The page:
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Bible class in public high schools? Sure, says Arizona House

February 22, 2012|By Ashley Powers
  • Some Arizona lawmakers want to allow high schools to offer a class on the Bible's historical and cultural influence. Here, a personalized Bible is used during a class at a women's prison in Minnesota.
Some Arizona lawmakers want to allow high schools to offer a class on the… (Jeffrey Thompson / Minnesota…)

The Arizona Legislature has never been shy about weighing in on hot-button issues. (Exhibit A: SB 1070, the state's illegal immigration law.) The latest such move: a vote to allow public and charter schools to teach students about the Bible.

The Arizona House this week voted to allow high schools to offer a class called “The Bible and Its Influence on Western Culture,” which would focus on how the Old and New Testaments have influenced everything from law to literature. According to the Arizona Republic, five states already provide similar classes: Georgia, Texas, Tennessee, South Carolina and Oklahoma. 

The Arizona bill's opponents don’t dispute that the Bible is a ripe topic for academic study. But some lawmakers predict a constitutional challenge, particularly because the course would not cover other religious texts. In fact, the Arizona House voted down an amendment that would have allowed schools to explore the Book of Mormon’s role in Western culture.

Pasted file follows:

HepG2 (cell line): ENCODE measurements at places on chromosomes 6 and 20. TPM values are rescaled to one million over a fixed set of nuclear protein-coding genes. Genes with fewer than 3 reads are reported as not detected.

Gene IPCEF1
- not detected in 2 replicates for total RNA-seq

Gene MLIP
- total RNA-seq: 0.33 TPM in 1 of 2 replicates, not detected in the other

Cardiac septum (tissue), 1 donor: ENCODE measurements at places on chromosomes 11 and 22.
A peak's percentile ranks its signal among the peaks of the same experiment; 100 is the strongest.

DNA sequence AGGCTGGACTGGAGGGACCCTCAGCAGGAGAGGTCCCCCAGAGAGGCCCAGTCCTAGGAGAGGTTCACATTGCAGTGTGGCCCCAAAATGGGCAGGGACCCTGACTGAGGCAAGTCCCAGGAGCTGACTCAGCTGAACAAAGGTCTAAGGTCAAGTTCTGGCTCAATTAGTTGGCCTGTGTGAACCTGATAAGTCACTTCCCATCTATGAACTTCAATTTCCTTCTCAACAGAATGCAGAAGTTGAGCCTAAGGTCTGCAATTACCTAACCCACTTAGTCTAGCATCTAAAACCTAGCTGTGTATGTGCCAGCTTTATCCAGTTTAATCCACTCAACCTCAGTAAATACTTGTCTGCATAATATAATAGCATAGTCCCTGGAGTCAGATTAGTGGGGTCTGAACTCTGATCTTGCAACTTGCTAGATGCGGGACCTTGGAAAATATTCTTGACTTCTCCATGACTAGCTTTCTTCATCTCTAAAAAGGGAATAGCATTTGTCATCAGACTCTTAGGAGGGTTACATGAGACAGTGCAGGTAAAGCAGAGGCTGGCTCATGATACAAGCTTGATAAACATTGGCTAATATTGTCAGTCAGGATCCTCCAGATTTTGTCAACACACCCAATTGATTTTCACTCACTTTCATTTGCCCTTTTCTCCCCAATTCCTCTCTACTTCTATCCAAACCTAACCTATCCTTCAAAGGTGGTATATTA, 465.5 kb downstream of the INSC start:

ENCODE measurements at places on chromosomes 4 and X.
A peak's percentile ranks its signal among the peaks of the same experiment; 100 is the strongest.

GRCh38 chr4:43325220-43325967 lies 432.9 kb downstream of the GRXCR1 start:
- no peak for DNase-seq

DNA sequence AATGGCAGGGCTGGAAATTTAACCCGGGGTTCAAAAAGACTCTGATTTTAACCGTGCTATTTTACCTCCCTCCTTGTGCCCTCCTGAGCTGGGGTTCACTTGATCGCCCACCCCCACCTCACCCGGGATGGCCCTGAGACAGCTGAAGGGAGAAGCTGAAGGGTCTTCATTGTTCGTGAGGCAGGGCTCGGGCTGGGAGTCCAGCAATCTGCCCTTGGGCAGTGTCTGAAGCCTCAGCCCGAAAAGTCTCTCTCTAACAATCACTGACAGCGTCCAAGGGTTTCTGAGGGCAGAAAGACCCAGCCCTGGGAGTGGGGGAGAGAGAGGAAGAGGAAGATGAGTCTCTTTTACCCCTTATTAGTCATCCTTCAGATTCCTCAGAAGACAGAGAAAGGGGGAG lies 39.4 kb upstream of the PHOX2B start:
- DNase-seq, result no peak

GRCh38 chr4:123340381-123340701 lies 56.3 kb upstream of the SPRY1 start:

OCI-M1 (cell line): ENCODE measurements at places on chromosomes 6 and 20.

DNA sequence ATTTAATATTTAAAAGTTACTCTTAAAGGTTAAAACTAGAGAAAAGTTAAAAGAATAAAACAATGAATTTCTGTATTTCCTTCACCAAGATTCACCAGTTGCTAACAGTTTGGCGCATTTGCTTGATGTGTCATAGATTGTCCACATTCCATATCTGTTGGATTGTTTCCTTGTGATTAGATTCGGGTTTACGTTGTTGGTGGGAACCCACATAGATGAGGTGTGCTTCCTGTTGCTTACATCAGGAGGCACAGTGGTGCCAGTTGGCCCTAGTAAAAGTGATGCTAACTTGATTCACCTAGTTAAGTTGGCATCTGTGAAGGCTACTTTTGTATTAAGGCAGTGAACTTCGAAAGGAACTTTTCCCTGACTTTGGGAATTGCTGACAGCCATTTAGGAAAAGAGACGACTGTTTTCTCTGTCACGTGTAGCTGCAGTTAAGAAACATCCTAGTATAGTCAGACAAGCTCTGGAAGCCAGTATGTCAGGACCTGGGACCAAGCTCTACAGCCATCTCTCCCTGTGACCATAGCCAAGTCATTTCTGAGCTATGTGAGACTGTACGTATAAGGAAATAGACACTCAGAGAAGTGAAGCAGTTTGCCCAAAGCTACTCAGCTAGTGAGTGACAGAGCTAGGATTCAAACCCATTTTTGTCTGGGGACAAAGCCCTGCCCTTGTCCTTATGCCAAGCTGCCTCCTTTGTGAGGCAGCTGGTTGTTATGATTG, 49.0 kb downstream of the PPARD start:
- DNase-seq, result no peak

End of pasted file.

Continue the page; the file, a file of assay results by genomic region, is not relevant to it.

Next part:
Opponents also raised questions about how teachers would present Biblical stories. As parables? Myths? Literal truth?

“These types of classes sound good in theory, but in practicality they can be very difficult to pull off,” Rob Boston, an analyst for Americans United for Separation of Church and State, told the Republic.

The state Senate, which Republicans also dominate, will now take up the measure.

This is only the latest debate to roil Arizona classrooms. The Tucson Unified School District sparred in recent months with state officials over the district’s Mexican American studies program.

Supporters said it shed light on Chicano contributions to history and literature. But the state superintendent of public instruction, John Huppenthal, ruled that it violated a law banning divisive ethnic studies curricula. Although the district suspended the program, the legal battle over it continues.

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